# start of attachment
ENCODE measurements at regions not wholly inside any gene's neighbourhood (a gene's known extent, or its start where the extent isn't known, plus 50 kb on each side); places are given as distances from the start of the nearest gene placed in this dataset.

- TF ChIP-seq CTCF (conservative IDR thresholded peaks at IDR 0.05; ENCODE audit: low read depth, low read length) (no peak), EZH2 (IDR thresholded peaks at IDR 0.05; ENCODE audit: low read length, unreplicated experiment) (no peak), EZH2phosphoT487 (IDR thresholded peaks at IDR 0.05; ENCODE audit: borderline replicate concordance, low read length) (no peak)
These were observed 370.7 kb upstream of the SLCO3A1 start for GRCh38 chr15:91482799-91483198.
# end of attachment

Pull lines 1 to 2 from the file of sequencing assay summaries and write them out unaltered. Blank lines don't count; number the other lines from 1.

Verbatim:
ENCODE measurements at regions not wholly inside any gene's neighbourhood (a gene's known extent, or its start where the extent isn't known, plus 50 kb on each side); places are given as distances from the start of the nearest gene placed in this dataset.

- TF ChIP-seq CTCF (conservative IDR thresholded peaks at IDR 0.05; ENCODE audit: low read depth, low read length) (no peak), EZH2 (IDR thresholded peaks at IDR 0.05; ENCODE audit: low read length, unreplicated experiment) (no peak), EZH2phosphoT487 (IDR thresholded peaks at IDR 0.05; ENCODE audit: borderline replicate concordance, low read length) (no peak)